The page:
“Weakness invites aggression,” said Rep. Doug Lamborn, R-Colo. “Although the blood of innocent Ukrainians is on Putin’s hands, it is Joe Biden’s failures that set the stage.”
Colorado GOP Chairwoman Kristi Burton Brown said, “It seems that Putin has been emboldened by a lack of American leadership.”
Rep. Lauren Boebert, R-Colo., also used energy prices as a foil in a statement and claimed Biden “has allowed Russia to weaponize its energy on the world stage” and “has put the American people, and our interests around the world, last.”
In an appearance on Newsmax, Rep. Ken Buck, R-Colo., suggested modernizing America’s nuclear weapons stock and said he believes Biden will ask for more in the defense budget. He added that he believes Biden could start increasing oil and gas production in the U.S. to try to cut down on rising prices but that he was not sure Biden would. And he said that Putin himself should be sanctioned – a question Biden sidestepped during his news conference when asked by a reporter.
Biden announces new sanctions, acknowledges energy crunch
In his address to the nation and reporters Thursday, Biden acknowledged the sanctions would take time to have an effect and said his administration was working to limit the pocketbook hit on Americans.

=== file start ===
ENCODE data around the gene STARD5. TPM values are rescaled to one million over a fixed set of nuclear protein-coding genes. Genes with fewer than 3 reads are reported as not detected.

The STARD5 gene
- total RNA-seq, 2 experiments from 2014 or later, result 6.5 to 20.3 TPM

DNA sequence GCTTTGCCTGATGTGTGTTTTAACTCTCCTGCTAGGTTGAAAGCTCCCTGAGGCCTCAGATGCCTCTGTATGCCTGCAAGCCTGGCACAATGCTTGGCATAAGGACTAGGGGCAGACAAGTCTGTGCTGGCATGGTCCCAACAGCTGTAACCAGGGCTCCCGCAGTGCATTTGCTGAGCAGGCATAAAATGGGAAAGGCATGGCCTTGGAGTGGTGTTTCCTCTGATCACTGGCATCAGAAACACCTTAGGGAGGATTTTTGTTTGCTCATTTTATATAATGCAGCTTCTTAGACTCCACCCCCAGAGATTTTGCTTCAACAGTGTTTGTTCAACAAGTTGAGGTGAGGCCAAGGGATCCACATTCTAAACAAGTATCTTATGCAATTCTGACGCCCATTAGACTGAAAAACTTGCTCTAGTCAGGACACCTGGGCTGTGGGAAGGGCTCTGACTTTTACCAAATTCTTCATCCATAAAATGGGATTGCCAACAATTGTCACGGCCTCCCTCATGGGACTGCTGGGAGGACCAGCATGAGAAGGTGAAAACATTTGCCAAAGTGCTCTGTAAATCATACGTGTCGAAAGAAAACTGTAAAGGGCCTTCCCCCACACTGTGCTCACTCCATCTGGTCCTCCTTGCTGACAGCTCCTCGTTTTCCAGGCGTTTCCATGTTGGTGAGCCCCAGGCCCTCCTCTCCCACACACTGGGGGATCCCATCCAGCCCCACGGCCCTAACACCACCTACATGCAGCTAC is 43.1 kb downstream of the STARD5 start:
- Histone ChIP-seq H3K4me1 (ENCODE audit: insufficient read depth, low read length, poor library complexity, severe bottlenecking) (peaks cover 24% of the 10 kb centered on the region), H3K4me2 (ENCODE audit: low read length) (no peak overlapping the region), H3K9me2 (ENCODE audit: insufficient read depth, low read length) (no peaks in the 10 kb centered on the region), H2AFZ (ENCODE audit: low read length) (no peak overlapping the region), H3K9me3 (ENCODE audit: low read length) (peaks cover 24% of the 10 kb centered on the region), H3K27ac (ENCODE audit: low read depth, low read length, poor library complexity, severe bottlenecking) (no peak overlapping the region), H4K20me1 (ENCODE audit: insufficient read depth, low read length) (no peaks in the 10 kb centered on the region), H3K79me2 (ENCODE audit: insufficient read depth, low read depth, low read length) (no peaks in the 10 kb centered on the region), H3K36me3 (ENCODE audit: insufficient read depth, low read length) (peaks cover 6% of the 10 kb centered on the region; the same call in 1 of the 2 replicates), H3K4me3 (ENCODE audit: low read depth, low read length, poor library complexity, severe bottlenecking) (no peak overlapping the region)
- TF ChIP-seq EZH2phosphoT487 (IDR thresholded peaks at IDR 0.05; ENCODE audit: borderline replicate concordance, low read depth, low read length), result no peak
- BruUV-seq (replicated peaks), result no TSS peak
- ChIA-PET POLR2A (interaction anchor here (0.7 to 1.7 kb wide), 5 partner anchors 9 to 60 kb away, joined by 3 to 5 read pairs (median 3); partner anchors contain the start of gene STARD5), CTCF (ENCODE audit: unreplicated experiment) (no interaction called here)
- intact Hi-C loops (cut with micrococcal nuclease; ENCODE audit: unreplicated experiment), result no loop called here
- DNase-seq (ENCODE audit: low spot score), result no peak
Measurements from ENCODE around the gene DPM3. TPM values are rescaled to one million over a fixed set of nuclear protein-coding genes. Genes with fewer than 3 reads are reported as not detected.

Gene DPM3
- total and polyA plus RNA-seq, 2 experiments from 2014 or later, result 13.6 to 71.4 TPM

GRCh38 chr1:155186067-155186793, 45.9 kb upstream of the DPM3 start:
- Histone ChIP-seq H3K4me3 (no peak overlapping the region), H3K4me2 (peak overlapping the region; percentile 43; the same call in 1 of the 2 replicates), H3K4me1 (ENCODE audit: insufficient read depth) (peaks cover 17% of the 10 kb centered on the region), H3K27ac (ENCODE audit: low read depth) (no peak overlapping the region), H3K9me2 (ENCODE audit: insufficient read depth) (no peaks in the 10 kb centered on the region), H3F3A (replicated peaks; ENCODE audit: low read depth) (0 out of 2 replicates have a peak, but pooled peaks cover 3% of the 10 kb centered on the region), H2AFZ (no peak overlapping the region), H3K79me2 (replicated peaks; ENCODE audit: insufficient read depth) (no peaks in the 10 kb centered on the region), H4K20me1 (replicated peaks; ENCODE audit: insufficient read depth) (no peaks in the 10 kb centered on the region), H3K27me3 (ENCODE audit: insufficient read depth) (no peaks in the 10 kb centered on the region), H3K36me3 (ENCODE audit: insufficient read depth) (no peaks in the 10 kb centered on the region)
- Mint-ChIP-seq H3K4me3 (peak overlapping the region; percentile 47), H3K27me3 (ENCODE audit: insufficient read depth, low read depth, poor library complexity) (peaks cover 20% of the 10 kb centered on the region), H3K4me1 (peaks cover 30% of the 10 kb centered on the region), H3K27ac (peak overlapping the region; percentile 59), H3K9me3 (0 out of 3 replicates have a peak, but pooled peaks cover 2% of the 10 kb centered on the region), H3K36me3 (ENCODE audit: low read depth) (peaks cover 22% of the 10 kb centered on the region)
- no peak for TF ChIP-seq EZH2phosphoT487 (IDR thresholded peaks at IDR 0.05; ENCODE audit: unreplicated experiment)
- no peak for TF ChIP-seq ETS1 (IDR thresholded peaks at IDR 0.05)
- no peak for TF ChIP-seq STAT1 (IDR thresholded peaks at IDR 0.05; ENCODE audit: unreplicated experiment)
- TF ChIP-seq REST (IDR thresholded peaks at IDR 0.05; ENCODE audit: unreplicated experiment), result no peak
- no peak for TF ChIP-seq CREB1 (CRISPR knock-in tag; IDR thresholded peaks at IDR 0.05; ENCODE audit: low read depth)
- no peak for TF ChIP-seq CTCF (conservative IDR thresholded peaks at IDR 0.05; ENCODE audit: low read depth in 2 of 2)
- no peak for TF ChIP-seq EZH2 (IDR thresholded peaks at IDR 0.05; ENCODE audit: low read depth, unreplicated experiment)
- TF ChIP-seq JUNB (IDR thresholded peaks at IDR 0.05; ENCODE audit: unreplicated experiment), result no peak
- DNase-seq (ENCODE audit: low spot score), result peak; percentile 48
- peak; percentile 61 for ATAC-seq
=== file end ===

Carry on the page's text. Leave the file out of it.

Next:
“My administration is using every tool at our disposal to protect American families and businesses from rising prices at the gas pump,” he said. “We’re taking active steps to bring down the cost, and American oil and gas companies should not exploit this moment to raise profits. In our sanctions package, we specifically designed to allow energy payments to continue.”
Biden said his administration was monitoring global energy supplies and working with other countries to release some strategic reserves.
“The United States will release additional barrels of oil as conditions warrant. I know this is hard and that Americans are already hurting,” Biden said. “I will do everything in my power to limit the pain the American people are feeling at the gas pump. This is critical to me. But this aggression cannot go unanswered.”
He also said that the sanctions will take a few weeks to influence the Russian economy, but that he believed they will be effective.
“[Putin’s] not going to say, ‘Oh my God, these sanctions are coming, I’m going to stand down.’ He’s going to test the resolve of the west to see if we stay together. And we will. We will and it will impose significant costs on him,” Biden said.
Experts say more could have been done sooner for Ukraine, that oil reserves should help
Jack Strauss, the Miller Chair of Applied Economics at the University of Denver’s Daniels School of Business, said the U.S. gets about 7% of its oil from Russia but has enough in its reserves that it should be able to release those strategic reserves and keep prices down.